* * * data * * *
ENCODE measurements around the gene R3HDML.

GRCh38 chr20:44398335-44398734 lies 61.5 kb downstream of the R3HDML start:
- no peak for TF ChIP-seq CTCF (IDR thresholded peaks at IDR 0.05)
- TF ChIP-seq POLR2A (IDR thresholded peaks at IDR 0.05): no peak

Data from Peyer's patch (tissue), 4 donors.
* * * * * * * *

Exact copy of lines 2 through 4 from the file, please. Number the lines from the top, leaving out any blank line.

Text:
GRCh38 chr20:44398335-44398734 lies 61.5 kb downstream of the R3HDML start:
- no peak for TF ChIP-seq CTCF (IDR thresholded peaks at IDR 0.05)
- TF ChIP-seq POLR2A (IDR thresholded peaks at IDR 0.05): no peak